…can never be better than the original, some say. Along with accusations of being conveniently ambivalent on Unnaipol Oruvan, I was asked repeatedly, by all and sundry to watch A Wednesday. And I did. Today. I approached the movie, almost determined to like it better than Unnaipol Oruvan, thanks to the raving I heard all around me in the past week.

I liked what I saw. But, not as much as I like Unnaipol Oruvan. Call me a die-hard Kamal fan who will digest anything he chooses to dish out, but I still like UPO way better. That said, I think there were a lot of differences between the original and the remake. A Wednesday has faster camera movements, indicating the urgency of the situation, while UPO stays rather focussed on the matter at hand. Editing is definitely slicker in the Hindi version than in Tamil, where the camera tends to linger on each of the characters longer than strictly necessary. In fact, A Wednesday gives you the feel of a classic Hollywood action thriller, at times. And that, for those who want action, is a good thing!

Anupam Kher as the Commissioner is a lot more active than Mohanlal in UPO. However, with his activity is also a certain melodrama that Mohanlal manages to avoid in UPO. Restraint is the name of the game, and Lalettan is nearly perfect in it. The CM makes no appearance in the Tamil version, but the voice and diction are more than enough to let us know who exactly is talking. Mohanlal’s clash with Lakshmi is a talking point of UPO, although Lakshmi’s acting is a bit over-the-top, especially compared to the restraint shown by Mohanlal.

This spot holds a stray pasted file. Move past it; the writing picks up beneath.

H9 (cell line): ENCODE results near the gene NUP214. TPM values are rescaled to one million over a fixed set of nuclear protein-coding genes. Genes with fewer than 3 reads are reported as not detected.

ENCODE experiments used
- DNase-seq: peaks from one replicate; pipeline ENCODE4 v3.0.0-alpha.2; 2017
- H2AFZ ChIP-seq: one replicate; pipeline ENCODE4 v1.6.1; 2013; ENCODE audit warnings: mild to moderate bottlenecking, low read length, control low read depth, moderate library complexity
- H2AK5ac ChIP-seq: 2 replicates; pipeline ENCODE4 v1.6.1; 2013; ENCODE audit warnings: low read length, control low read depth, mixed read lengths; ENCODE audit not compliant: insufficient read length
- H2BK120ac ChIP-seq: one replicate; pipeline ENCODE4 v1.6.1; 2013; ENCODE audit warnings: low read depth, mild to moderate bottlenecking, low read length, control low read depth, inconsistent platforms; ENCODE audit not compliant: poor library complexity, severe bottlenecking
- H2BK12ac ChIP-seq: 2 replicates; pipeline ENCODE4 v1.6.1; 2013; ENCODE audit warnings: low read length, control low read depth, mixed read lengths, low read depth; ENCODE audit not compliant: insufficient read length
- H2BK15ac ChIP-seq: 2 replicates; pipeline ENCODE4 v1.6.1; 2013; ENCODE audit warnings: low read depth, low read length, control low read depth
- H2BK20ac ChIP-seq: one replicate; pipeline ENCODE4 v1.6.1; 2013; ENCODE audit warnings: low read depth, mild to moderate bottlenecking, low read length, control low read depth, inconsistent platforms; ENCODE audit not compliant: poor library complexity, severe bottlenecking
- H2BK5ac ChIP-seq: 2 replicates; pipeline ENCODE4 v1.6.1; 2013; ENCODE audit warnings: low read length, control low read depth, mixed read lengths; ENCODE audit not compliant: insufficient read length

Naseerudeen Shah was perfection personified. Nothing can be said about his acting. He was absolutely perfect for the role he was playing. But, the dialogues in the climax scene, although power-packed, somehow seemed incongruous coming from the mouth of a purported common man. Because, the common man, when angry, cries silent tears. Because, all of us are human and the last thing we do when overcome with emotion, is to deliver a ten-minute-long dialogue. We tend to clam up and shut down, both emotionally and verbally. To me, that is where UPO scores. While the dialogues are there, they do not take away from the character of the common man. They do not sound too dramatic or exaggerated. That’s why I liked UPO better.

One little thing that drew me closer to the Tamil version was the portrayal of the IIT dropout. He came across as both genuine and geeky. Indeed, I have seen many like him in real life: cousins, friends, classmates…they really exist. The portrayal was absolutely realistic and fabulously etched. The “cool dude-ness” of the Hindi version was a bit of a put off, really!

Finally, to me, the background music in A Wednesday was a trifle too loud for my taste and often came in the way of the comprehension of the dialogues. Not that Shruti Haasan did a great job in Tamil either. The soundtrack really is the only major drawback of the movie in both languages. And yes…these are my opinions. I am not an expert at cinema, nor do I claim to be one. So, if you think I am mistaken, please feel free to tell me! 🙂

A remake…

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